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May 26, 2005


Searching for home


Five years ago, as my husband and I prepared to pull up stakes in San Francisco and move to Humboldt County, one of my editors at the San Francisco Examiner, where I worked, said, "Why don't you write about why you're leaving?"

The resulting story ran on the front page of the combined Sunday Examiner/Chronicle, making a bit of a ripple both here and in the city.

I wrote about how, with a 2-year-old and a baby on the way, my husband and I had decided that San Francisco was not to be our place. We were squeezed into a tiny rental apartment, our good jobs could not get us a house anywhere close to the city, and getting around town with little ones was too aggravating and complicated to believe. I also said a few not-very-nice things about the dot-commers who seemed to have taken over my beloved city by the bay. And I talked about Arcata, the progressive college town we had discovered.

The story apparently struck a chord -- the Examiner received a couple hundred e-mails, basically saying either, "I know how she feels!" or "She's full of *&%!"

It's not that my story was special in any way. What made people respond the way they did, I think, was the fact that the idea of "home" is one many of us struggle with.

Which leads me to my reason for writing this column: My family will be moving next month to Minnesota, and, sadly, this is my last week with the Journal.

The decision to move again comes after much soul-searching. We have loved the North Coast: the ocean, the mountains, the redwoods, the pace and intimacy of small-town living. And, of course, the people.

But Minnesota -- and particularly St. Paul, where we'll probably live -- is where I grew up. I still have family there. My kids will be able to see their grandmother, aunts, uncles and cousins more than once a year. And my extended family will once again feel like a concrete part of my life -- for better or worse.

Last summer, when we were there visiting, I went to church with my mother. She attends the same church she took us to when we were kids, and I was blown away by the fact that I was in a place with people who have known us, known me, for 35 years. There was a time in my life when I wanted to get as far away from that feeling as possible -- that feeling of being "owned" by a place or a group of people. And I did. But living here, I have envied people who said, "I'm a third-generation Eurekan," or "My kids are going to the same school I did." People who know where they belong.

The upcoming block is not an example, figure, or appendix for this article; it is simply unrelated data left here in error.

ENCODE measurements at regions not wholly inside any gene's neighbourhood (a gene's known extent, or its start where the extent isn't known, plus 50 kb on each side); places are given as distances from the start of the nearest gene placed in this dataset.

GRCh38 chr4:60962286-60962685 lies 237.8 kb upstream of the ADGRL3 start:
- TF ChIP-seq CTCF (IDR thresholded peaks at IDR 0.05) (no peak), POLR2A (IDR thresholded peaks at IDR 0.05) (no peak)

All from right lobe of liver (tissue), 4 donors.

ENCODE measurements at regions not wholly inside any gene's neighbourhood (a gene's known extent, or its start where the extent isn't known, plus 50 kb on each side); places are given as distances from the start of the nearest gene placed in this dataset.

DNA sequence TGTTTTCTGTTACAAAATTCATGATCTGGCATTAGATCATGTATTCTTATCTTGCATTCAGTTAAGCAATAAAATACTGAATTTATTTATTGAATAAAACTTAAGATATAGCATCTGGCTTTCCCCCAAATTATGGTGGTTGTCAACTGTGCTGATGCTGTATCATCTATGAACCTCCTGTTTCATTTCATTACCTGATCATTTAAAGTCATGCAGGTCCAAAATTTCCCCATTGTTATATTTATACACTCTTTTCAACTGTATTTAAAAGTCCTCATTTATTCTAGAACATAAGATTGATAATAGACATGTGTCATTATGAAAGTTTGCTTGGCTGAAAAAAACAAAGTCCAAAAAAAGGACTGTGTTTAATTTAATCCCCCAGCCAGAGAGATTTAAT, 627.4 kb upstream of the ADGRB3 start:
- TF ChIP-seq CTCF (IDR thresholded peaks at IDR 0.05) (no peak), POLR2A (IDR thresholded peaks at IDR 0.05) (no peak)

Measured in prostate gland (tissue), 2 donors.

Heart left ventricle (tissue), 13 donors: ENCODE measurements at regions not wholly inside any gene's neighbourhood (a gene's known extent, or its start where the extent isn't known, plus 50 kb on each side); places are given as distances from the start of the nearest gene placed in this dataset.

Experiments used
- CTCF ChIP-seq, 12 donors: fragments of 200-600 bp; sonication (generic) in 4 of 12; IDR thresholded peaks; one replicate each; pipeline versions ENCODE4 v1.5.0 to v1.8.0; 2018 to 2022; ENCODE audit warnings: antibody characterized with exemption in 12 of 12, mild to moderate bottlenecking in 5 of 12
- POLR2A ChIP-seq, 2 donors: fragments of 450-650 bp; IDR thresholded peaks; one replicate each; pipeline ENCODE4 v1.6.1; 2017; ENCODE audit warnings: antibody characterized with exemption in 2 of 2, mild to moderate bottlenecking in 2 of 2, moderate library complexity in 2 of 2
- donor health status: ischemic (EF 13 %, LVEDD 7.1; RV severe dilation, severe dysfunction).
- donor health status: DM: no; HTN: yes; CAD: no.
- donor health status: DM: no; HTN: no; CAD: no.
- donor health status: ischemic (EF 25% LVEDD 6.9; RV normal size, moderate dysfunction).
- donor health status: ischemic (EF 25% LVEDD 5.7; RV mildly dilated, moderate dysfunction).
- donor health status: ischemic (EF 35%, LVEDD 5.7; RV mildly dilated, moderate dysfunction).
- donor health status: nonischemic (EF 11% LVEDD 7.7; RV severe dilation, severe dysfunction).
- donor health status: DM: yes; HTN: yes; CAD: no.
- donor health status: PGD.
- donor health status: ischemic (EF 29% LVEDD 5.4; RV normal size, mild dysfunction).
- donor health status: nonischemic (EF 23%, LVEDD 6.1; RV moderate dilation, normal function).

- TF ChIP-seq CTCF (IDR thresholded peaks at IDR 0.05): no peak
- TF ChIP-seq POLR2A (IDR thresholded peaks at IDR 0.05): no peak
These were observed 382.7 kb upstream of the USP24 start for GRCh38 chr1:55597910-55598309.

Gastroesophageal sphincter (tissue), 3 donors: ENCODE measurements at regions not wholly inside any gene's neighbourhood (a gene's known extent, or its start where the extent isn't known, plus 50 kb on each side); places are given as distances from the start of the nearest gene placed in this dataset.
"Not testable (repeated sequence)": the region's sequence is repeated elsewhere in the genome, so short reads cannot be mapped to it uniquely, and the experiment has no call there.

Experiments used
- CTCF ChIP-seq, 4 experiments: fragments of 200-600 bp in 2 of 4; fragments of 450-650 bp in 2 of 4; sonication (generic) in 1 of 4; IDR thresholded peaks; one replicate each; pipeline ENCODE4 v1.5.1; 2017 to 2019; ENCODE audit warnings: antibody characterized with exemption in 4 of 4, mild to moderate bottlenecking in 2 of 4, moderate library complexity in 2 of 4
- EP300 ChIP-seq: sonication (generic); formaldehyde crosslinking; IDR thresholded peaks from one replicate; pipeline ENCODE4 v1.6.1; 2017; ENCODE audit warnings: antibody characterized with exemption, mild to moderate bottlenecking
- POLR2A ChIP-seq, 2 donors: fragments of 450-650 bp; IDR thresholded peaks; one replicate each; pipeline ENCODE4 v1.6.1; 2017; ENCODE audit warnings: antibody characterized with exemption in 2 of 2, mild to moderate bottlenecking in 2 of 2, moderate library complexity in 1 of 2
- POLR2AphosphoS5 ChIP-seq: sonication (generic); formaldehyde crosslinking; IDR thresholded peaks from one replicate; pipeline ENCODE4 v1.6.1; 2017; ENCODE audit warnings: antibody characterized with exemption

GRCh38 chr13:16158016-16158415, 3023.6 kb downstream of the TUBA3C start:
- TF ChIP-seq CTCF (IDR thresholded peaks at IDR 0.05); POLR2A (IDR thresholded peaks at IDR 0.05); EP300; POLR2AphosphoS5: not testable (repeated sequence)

Do I belong in Minnesota? I think so, though going back won't be easy. I've been a Californian for nearly 20 years. Will I curse the fifth month of snow next winter? Will I have attacks of claustrophobia at the thought of being 1,500 miles from the coast? Probably. Will I continue to look around and wonder if I'm home? If we should go somewhere else?


One thing I will do, without a doubt, is miss all of the people who have made Humboldt County such a warm and welcoming place for us. All of our children's stellar teachers and caretakers. All of my wonderful co-workers at the Journal. All of the friends who shared dinners and play-dates and birthday parties with us, witnesses to the daily passage of our lives. And all of the people who made a special point to write to me, or say hello, when we first arrived here. To all of you: thanks.

Fortunately for the Journal, our exceedingly talented senior staff writer, Hank Sims, will take over as editor. Hank holds a master's degree from the Graduate School of Journalism at UC Berkeley. He reads about 8 million books, magazines and newspapers a week, and thoroughly grasps issues before most of us can say, "Huh?"

I will be working as a reporter for the daily St. Paul Pioneer Press, the paper I pulled off our front lawn as a kid. Drop me a line.



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